Shot@Life strongly supports Sustainable Development Goal, or SDG, #3 “To ensure healthy lives and promote well-being for all at all ages”. At least half of the world’s population still does not have full coverage of essential health services.[i] That’s why every December 12th, the world comes together to demand action on universal health coverage (UHC) as part of International Universal Health Coverage Day.
“If there is no health, there is nothing.” -Dr. Tedros Adhanom Ghebreyesus, WHO Director-General
Shot@Life advocates and raises awareness for access to lifesaving global childhood vaccines every day, and we have also partnered with Takeda Pharmaceutical Company Limited[ii] to directly support UHC efforts. Through this expanded partnership, Takeda is supporting the enhancement of disease surveillance systems in 14 countries throughout sub-Saharan Africa. Takeda’s commitment is clear in its scope and 550 million Japanese yen donation (more than $5 million USD)[iii] to Shot@Life.
These efforts are critical to achieving Universal Health Coverage as part of the SDGs and providing every child a healthy future.
What is UHC and why is it important?
Achieving UHC means ensuring all individuals and communities can readily access the health services they need–including the full range of essential health services, from health promotion to prevention, treatment, rehabilitation, and palliative care–without suffering financial hardship. UHC is important both from a human rights perspective and from a practical perspective. We know that prevention is cheaper than treatment. Health is an investment, not a cost, and needs to be seen that way.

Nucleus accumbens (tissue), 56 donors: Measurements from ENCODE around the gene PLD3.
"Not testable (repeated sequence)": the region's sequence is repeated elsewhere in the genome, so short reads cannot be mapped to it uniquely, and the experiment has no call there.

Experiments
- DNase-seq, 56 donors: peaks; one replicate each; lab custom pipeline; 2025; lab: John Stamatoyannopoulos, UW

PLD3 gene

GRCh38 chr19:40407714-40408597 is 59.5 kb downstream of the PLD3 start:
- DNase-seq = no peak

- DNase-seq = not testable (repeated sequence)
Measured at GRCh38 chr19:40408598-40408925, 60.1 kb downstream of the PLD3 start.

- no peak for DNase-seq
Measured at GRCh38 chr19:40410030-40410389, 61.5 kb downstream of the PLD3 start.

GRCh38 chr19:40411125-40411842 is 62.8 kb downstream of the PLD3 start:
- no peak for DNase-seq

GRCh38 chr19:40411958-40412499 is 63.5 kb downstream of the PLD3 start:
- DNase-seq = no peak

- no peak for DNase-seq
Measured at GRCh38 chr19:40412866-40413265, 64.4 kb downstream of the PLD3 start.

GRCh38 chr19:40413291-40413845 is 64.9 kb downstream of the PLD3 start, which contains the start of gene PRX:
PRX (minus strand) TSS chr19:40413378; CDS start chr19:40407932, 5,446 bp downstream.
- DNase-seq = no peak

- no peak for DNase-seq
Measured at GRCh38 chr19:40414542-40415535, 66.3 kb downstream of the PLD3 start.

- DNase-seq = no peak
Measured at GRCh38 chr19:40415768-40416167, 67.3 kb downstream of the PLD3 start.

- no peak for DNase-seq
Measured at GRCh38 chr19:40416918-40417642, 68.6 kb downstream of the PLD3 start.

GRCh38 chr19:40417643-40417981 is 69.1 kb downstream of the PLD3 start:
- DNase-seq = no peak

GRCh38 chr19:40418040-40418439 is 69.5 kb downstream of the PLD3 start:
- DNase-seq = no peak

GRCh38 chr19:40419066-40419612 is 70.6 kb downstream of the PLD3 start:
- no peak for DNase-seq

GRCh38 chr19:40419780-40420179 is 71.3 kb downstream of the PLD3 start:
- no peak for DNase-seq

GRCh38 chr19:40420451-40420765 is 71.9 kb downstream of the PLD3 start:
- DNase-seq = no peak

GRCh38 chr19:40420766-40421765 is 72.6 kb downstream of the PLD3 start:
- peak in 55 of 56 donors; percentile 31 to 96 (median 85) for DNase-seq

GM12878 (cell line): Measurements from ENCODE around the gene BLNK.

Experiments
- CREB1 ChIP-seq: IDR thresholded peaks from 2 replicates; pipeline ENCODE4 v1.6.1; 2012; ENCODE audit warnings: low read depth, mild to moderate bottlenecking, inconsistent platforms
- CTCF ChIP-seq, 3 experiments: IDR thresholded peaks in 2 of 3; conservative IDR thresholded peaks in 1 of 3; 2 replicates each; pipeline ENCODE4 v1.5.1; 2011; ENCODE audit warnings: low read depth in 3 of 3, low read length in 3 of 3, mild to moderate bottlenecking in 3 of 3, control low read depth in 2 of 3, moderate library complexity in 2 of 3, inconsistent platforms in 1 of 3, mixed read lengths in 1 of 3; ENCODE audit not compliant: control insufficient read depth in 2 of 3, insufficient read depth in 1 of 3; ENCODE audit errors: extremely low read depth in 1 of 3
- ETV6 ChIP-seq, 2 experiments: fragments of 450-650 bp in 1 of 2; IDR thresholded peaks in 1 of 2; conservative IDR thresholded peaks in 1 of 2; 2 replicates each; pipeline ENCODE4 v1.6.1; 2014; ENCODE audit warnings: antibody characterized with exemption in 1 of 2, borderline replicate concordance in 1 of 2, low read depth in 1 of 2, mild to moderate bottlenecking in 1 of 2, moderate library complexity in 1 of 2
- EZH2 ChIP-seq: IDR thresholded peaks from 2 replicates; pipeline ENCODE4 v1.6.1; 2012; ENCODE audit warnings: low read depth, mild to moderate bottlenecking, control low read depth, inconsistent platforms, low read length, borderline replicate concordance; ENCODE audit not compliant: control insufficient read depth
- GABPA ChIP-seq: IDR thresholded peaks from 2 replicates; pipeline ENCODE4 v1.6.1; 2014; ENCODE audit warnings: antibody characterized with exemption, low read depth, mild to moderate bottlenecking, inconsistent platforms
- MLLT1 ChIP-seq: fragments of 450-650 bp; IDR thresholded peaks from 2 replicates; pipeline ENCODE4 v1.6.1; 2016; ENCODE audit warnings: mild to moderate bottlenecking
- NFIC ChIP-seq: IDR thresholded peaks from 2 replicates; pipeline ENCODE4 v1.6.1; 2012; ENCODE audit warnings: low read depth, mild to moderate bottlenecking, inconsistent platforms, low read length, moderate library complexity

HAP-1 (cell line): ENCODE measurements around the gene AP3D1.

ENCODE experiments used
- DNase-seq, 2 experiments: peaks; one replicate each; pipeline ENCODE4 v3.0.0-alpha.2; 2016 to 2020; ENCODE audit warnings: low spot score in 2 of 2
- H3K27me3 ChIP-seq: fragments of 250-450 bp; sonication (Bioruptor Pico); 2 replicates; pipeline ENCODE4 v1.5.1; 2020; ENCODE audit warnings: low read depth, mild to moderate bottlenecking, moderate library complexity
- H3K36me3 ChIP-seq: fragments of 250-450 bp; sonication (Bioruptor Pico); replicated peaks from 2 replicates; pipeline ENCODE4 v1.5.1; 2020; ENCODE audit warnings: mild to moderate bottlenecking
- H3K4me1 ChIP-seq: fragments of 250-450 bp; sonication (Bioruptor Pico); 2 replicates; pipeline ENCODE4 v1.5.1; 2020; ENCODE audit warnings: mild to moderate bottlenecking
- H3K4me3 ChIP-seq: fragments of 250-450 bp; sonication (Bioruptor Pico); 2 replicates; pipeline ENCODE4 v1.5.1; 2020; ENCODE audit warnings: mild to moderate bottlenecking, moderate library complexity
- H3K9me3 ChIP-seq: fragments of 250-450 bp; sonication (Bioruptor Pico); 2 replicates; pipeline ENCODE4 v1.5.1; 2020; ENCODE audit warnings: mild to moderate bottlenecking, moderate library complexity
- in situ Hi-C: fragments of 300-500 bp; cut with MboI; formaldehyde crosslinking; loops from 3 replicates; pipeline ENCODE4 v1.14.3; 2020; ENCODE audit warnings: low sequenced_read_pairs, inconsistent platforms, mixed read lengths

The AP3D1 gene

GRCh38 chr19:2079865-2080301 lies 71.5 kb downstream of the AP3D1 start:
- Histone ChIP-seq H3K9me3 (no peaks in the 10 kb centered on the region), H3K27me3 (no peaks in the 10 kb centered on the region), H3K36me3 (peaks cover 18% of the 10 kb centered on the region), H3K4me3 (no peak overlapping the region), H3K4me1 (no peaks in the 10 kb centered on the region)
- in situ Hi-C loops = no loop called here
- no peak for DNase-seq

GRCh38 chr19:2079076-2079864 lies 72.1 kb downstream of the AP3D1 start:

Around the world, more than 930 million people (around 12% of the world’s population) spend at least 10% of their household budgets to pay for health care. As a result, nearly 100 million people are pushed into extreme poverty simply due to the cost of health services. When countries invest in UHC models, pooled funds from compulsory funding sources (such as mandatory insurance contributions) can help spread the financial risks of illness across the population – alleviating the burden placed on the poor when accessing health care.
However, UHC is not just about health financing. It also encompasses all components of the health system: health service delivery systems, the health workforce, health facilities and communications networks, health technologies, information systems, information systems, quality assurance mechanisms, and governance and legislation.
The role of immunizations in UHC
Immunization lies at the foundation of UHC, and is one of the most successful and cost-effective public health interventions, preventing 2-3 million deaths every year.[iv] Thanks to UNICEF, Gavi, the Vaccine Alliance, and other global health organizations, vaccines can now reach children and families even in the most remote or impoverished areas.[v] And while the cost of health care remains a barrier for other health services, through UNICEF and Gavi’s bulk purchasing of vaccines at below-market rates, immunizations are provided free of charge or at greatly reduced rates to many living in middle and low-income countries.